Tuesday, January 14, 2014

1/14/2014 Tennessee Civil War Notes

        14,   "A detective police, properly organized, and conducted upon correct principles, might do some good…." Military Governor Andrew Johnson on the Army of the Cumberland's police operations

Nashville, January 14th 1864

Maj. Genl. Rosecrans,

Commanding Dep't of the Cumberland.


I would respectfully call your attention to a matter which, I think, on the mere suggestion, will receive your favorable action.

I do not write in any spirit of fault-finding, not do I wish to be regarded as objecting to any proceedings, on the part of any person or persons claiming to act here by your authority, that have been in accordance with the requirements of civil and military law; but, General, since you left Nashville, the proceedings has by the Detective Police & "Provost Court", connected with the army (and who assume to act by your authority) have been of such character, I am constrained to say, that, in my opinion, they not only fail in what I suppose to have been the object had in view by their location at this Post, but have done and are still doing great damage to our cause, and the effect of their operations is most decidedly averse to a restoration of a correct public sentiment.

A detective police, properly organized, and conducted upon correct principles, might do some good in connection with the interests & movements of the army, but I am compelled to say that the Provost Court and Detective Police here, by extensive jurisdiction assumed and the summary manner in which they undertake to dispose of the persons & property of citizens, have not only excited a feeling of indignation among the more conservative portion of the community, but have greatly impaired the confidence of the loyal men, that class to whom we look for active support, in the correct intentions of the Government, it being held responsible for the unjust acts of its reputed agents.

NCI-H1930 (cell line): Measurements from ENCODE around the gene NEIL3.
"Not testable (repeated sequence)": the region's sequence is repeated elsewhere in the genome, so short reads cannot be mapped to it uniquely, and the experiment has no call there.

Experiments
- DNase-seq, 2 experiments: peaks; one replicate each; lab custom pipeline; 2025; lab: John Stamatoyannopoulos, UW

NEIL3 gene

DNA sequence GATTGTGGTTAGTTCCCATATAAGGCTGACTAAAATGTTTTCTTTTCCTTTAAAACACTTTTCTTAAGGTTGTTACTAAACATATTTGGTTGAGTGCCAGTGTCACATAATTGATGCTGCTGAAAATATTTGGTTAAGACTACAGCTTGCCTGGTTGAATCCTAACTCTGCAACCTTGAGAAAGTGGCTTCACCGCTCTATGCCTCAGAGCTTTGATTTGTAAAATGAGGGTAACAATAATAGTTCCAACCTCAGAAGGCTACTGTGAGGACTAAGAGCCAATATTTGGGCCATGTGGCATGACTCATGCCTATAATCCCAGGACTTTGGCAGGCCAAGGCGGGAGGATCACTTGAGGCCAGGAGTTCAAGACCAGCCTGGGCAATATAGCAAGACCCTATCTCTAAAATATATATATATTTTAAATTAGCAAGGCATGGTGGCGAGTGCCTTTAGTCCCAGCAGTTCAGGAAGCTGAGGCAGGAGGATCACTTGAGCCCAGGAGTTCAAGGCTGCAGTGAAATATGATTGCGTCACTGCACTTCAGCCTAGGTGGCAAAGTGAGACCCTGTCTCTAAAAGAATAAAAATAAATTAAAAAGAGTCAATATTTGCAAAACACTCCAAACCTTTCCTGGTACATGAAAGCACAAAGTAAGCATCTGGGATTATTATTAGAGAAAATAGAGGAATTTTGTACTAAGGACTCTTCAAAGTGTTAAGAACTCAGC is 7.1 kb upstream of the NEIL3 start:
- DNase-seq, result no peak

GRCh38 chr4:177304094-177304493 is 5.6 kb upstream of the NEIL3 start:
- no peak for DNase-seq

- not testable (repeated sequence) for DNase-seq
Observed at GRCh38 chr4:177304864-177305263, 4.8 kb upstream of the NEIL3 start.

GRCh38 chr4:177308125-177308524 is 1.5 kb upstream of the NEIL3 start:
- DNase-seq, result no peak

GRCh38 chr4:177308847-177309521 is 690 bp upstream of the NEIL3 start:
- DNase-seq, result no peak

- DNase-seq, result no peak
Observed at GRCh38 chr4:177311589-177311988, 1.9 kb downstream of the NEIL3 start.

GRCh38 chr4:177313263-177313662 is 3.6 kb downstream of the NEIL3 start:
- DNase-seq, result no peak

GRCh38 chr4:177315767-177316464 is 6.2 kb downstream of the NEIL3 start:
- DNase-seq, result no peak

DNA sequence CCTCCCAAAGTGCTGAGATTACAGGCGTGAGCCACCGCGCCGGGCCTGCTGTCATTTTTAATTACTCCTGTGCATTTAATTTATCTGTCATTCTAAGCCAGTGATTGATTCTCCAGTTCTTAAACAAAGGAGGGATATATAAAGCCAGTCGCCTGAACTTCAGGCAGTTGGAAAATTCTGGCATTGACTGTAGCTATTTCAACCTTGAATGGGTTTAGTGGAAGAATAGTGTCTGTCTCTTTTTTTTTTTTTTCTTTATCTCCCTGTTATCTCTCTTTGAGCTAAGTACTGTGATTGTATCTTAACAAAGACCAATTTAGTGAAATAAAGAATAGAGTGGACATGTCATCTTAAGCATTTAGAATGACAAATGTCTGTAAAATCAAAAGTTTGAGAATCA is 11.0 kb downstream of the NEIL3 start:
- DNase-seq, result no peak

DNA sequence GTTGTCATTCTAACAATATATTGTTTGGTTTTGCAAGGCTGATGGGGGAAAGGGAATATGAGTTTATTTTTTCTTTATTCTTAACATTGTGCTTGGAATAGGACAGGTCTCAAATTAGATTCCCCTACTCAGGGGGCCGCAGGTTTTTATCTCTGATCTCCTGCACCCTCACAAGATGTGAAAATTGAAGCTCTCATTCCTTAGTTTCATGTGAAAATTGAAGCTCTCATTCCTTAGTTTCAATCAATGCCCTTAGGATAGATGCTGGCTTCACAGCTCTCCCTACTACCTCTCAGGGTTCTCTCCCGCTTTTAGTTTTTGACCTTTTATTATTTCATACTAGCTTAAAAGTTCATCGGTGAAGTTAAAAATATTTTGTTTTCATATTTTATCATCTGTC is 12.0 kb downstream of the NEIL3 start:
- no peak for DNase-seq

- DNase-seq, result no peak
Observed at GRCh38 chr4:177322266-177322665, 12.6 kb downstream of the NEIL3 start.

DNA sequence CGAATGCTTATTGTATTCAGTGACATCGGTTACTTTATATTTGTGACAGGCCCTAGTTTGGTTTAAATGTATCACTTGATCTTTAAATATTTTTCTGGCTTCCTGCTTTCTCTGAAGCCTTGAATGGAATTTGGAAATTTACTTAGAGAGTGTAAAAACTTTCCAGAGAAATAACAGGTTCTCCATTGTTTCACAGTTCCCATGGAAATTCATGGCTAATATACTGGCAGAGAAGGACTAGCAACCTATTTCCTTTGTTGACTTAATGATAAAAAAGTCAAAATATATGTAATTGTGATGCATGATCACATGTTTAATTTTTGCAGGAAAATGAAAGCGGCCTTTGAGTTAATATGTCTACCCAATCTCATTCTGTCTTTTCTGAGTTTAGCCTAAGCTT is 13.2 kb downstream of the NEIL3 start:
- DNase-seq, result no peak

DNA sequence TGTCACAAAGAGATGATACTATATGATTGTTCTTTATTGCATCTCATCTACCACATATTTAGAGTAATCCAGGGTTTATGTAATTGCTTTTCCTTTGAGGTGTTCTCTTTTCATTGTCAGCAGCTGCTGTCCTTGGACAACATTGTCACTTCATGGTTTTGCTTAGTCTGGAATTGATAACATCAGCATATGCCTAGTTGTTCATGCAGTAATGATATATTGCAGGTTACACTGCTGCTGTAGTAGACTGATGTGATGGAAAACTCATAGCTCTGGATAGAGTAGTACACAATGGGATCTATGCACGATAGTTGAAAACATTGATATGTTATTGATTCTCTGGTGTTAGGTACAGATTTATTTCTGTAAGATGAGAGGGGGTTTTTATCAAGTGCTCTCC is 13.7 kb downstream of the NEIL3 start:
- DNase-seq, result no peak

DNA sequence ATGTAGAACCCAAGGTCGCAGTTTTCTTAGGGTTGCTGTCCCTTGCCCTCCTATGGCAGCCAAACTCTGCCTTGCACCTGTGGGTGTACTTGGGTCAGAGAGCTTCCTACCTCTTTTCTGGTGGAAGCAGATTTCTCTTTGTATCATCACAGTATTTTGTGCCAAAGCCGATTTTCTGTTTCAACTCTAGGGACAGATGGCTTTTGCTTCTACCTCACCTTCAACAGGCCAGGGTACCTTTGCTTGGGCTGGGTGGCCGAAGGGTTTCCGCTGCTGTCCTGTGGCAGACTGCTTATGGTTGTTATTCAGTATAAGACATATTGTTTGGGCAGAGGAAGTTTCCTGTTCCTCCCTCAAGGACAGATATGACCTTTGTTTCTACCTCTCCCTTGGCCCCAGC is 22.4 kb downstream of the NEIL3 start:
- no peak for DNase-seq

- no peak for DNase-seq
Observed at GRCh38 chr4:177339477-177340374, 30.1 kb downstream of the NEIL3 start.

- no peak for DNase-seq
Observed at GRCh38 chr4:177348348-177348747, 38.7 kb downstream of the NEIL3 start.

We have here a United States Court, a U [sic] S. Attorney, and a U. S. Marshal for the District of Middle Tennessee – all the machinery necessary for the execution of the laws of the United States in the portion of this District restored to Federal control. There are for the Government of this city a Mayor and Boards of Aldermen and Council, a city Police, and Recorder's court, efficiently performing their respective functions; while the Commandant of the Post, and a Provost Marshal are here to execute and carry out all proceedings by military authority.

If, notwithstanding these facts, the necessity for the continuance of the "Provost Court" and Army detective police at this post still exists, I do sincerely hope, General, that, for the single purpose of promoting the public good and restoring, as far as we can, the law and the Constitution, they may be restricted, in their operations, to that which pertains exclusively to military affairs and is authorized by military law.

I believe that common justice to this community requires it, and in asking it, I but express the sentiments of the union men of this city & vicinity. Without undertaking to enumerate cases, I will state that the complaints against these parties have become so loud and so numerous that justice to them as well as to the public would seem to require that an examination into their proceedings would be offered.